July 16, 2008

[This is progress? Full stock comparison chart, here]

Based on today’s quarterly earnings alone, the board of directors should put CEO Craig Dubow on a performance improvement plan — instead of having rewarded him with a $1.75 million bonus. Yesterday marked the third anniversary of his ascent to CEO. Performance of Gannett, competitors, and the S&P-500 index since then:

Just how low must GCI go before the board lets him go?

Earlier: Eight words to remember on Dec. 31, 2008

[Data and image: Google Finance]

Earnings: What big investors expect this morning

July 16, 2008

[GCI stock has plunged 38% since last earnings report; bigger view]

Please see this update: Q2 profits tumble, and shares plunge anew

Gannett today is set to report crucial second-quarter earnings that may dramatically reshape the 102-year-old publishing giant. GCI could announce a spinoff or sale of some of its businesses — including the 23-station TV division — to appease increasingly unhappy investors. With 46,000 employees, Gannett is the nation’s top newspaper publisher.

The company should disclose its report on BusinessWire about 8:30 a.m. ET, one hour before stock markets open. Wall Street analysts, the powerful advisers to big investors such as mutual funds, expect Gannett to report about $1.74 billion in sales — a 10% decline from a year ago — and profits of $1.02 a share, Yahoo Finance says. Anything less would likely send GCI shares even lower.

Chairman and CEO Craig Dubow (left) and other top executives will discuss the earnings with analysts during a 10 a.m. conference call that will probably last about an hour. The call will be webcast from the company’s site. Details, here.

Dubow has so far resisted Wall Street pressure to break up Gannett into smaller, separate businesses. Those are steps already taken by Belo, owner of the The Dallas Morning News and other papers, and E.W. Scripps, whose portfolio includes the Rocky Mountain News. Under this scenario, faster-growing properties such as GCI advertising services firm PointRoll or the TV division would be rolled into one new company, and the no-growth newspapers would remain in another.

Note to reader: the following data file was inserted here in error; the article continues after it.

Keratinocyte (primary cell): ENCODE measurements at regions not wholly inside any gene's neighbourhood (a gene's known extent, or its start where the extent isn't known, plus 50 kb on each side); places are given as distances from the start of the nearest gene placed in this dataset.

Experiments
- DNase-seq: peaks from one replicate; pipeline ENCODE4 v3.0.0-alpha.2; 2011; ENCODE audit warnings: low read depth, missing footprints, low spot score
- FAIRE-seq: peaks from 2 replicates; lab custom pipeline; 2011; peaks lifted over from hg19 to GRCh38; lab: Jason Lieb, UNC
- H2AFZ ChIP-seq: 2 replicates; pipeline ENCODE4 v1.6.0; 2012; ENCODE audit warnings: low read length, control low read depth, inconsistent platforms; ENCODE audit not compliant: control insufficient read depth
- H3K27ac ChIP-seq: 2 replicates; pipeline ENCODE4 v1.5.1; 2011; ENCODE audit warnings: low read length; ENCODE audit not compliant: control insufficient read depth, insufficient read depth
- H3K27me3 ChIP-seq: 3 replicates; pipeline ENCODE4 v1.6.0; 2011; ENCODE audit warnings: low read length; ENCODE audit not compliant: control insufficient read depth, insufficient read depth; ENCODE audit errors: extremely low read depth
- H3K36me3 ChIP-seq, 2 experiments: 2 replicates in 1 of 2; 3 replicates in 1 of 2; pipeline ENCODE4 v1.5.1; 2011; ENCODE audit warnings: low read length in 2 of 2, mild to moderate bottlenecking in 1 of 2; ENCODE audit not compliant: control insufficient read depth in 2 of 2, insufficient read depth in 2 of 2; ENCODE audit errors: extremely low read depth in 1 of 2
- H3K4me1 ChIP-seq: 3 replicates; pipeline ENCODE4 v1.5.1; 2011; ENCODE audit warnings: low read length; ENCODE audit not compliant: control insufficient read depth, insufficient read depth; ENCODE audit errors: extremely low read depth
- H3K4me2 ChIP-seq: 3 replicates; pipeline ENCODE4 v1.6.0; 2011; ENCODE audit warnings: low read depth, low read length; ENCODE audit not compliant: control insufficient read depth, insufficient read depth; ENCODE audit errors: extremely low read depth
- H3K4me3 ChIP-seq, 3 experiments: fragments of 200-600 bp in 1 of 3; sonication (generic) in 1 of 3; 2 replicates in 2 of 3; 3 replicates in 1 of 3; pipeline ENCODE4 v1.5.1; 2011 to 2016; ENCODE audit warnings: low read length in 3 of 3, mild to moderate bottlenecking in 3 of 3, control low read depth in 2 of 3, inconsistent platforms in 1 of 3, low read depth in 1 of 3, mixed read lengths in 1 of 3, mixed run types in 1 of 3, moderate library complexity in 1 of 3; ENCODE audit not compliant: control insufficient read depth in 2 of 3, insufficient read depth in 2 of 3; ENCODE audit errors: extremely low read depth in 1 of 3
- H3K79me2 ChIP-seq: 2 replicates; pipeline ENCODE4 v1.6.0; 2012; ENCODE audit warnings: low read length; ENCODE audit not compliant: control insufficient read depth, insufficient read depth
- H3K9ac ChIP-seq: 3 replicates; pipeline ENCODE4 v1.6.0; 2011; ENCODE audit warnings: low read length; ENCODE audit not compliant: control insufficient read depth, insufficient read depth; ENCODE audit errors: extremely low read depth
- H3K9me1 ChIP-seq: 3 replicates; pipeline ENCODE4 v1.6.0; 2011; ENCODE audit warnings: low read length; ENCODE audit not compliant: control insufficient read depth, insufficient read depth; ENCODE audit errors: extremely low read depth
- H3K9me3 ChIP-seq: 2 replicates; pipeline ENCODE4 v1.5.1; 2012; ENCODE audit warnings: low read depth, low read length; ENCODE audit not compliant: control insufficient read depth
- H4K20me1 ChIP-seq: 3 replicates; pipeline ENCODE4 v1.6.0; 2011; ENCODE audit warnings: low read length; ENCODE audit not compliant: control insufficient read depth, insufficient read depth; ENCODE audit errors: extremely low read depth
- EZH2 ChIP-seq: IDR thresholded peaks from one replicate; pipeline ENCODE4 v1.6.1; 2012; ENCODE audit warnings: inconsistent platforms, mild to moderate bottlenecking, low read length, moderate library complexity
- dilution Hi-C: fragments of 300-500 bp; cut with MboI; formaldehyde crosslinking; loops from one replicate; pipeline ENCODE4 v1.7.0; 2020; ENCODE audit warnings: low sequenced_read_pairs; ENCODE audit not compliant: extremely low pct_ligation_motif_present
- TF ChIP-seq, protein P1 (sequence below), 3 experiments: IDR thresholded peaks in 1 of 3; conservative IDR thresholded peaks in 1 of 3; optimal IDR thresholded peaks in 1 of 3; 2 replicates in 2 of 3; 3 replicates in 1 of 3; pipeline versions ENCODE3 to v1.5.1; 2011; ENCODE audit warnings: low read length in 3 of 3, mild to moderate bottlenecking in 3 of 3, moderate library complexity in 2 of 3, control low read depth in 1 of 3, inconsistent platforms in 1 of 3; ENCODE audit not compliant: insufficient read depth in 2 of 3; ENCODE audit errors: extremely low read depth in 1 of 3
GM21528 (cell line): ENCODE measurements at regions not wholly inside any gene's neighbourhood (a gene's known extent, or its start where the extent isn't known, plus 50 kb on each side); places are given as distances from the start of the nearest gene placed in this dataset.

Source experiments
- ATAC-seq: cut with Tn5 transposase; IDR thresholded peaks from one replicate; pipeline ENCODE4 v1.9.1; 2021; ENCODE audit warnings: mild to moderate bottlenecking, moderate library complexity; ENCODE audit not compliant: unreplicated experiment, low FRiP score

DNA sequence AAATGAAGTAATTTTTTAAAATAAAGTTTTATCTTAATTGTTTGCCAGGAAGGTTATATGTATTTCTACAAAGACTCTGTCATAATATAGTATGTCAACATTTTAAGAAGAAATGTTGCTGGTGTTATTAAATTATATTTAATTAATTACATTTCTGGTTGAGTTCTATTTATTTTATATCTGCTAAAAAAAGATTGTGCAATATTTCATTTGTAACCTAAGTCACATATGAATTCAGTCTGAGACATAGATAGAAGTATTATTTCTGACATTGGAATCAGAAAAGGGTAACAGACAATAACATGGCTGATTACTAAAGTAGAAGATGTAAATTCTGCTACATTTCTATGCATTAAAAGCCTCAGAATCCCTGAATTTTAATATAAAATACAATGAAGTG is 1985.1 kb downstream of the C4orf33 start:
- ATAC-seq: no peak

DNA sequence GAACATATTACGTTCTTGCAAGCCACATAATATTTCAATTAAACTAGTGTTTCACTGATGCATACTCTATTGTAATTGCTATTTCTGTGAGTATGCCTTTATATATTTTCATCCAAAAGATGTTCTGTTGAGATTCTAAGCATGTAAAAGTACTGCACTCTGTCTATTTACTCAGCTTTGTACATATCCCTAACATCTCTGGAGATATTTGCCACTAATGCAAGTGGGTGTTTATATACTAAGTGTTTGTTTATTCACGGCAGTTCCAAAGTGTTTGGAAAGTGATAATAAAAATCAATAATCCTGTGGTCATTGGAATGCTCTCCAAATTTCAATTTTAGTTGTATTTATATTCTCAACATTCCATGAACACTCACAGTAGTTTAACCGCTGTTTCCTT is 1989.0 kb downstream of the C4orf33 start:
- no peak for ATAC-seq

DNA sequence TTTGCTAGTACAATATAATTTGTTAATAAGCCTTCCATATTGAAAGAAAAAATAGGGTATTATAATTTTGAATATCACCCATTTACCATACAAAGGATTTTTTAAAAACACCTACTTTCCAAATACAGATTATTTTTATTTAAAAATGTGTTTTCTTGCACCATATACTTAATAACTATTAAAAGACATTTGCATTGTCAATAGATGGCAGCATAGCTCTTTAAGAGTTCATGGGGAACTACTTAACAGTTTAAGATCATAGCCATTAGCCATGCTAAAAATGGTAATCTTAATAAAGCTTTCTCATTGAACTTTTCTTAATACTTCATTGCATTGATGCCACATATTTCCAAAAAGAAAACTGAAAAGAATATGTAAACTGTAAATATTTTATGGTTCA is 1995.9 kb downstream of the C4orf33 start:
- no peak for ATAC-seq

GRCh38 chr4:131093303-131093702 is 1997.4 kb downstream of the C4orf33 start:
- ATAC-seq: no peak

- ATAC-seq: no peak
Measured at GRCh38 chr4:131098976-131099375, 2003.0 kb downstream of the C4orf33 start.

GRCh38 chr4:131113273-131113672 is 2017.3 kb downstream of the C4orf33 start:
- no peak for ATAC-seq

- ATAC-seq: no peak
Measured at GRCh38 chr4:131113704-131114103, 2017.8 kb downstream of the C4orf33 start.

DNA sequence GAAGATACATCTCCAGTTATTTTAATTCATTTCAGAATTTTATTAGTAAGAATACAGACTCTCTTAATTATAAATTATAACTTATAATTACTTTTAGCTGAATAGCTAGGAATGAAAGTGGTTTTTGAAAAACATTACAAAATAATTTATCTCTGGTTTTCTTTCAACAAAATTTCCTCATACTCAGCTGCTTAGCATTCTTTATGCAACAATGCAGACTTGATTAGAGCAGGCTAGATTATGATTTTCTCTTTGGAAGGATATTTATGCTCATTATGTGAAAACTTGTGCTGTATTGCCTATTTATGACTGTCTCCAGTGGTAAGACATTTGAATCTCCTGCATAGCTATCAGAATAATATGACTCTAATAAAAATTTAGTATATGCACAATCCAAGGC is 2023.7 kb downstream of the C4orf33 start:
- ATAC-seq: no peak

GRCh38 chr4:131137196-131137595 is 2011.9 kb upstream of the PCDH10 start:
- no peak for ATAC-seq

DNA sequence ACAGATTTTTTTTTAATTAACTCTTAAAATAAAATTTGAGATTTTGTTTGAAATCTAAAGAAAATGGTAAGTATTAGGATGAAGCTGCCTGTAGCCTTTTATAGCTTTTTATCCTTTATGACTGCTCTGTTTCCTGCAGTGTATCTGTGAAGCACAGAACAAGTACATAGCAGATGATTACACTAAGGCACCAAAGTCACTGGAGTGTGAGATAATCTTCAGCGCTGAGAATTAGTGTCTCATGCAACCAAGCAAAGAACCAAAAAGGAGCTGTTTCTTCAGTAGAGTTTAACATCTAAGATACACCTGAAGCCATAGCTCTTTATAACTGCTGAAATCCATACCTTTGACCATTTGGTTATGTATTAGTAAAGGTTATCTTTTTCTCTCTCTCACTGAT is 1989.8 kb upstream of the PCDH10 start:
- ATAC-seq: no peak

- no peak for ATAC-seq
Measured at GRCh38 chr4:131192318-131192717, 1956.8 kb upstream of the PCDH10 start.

It’s unclear how long Dubow and the rest of the board of directors can hold out. Since Gannett announced first-quarter earnings on April 21, the company’s stock has plunged 38%, closing yesterday at a rock-bottom $17.35 a share — an 18-year low.

Earlier: Analyst predicts Gannett shares headed for $15, and anticipating Dubow’s analyst remarks

We know what the analysts want. Now, how about you? Your thoughts, in the comments section, below. To e-mail confidentially, write gannettblog[at]gmail[dot-com]; see Tipsters Anonymous Policy in the green sidebar, upper right.

[Chart: Google Finance]

Fruit’s death, an empty seat — and a key moment

July 15, 2008

[After Fruit: GCI stock has tanked 39%; bigger chart view here]

The death nearly two months ago of Charles Fruit (left) reduced the board of directors to just eight members at a time when Gannett is facing an unprecedented crisis of investor and employee confidence. Yet, it’s not clear whether the company will fill his seat. The board’s size has varied slightly in the period I’ve watched the company closely — since October 2006. So, it may be that Chairman and CEO Craig Dubow plans to leave Fruit’s seat open. That would be a huge mistake.

As at all publicly held companies, Gannett’s board is charged with looking out for the interests of shareholders. That means overseeing top management, approving key executive hires, and reviewing the strategic plan. Now, as GCI morphs at a too-slow pace into a technology-focused enterprise, the board desperately needs active, seasoned technologists, ideally with engineering backgrounds. Of the seven independent directors other than Dubow, four of them are private-capital and other money-management types.

I write this today, when I suspect the board is meeting to consider tomorrow’s scheduled release of second-quarter earnings — plus other, crucial matters.

There’s no time to waste. Protocol suggests a respectful interval between a director’s death and a replacement. But Fruit, 61, a marketer for the Coca-Cola Co., died of a heart attack May 27. Since then, the company’s stock has plunged 39%, to $17.61 a share, as the newspaper industry approaches free fall. Gannett must have more adult supervision. The company requires a full and engaged board to act as stewards at a time when management needs to be watched even more closely. Director Neal Shapiro (above) — who, I wrote Saturday, is one of the more qualified members of the board — can’t do all the work.

The nominating committee is responsible for picking directors. Its three members are financier and former General Electric executive Arthur Harper; University of Miami President Donna Shalala; and Shapiro, CEO of PBS affiliate WNET-TV in New York.

Chairman Dubow, regrettably, will hold considerable sway over any final choice — yet another reason for separating the chairman and CEO jobs.

Earlier: As pressure rises, an unnerving ‘Dear Colleague’ e-mail

How would you like to see the board of directors change? Your replies, in the comments section, below. To e-mail confidentially, use this link from a non-work computer; see Tipsters Anonymous Policy in the green sidebar, upper right.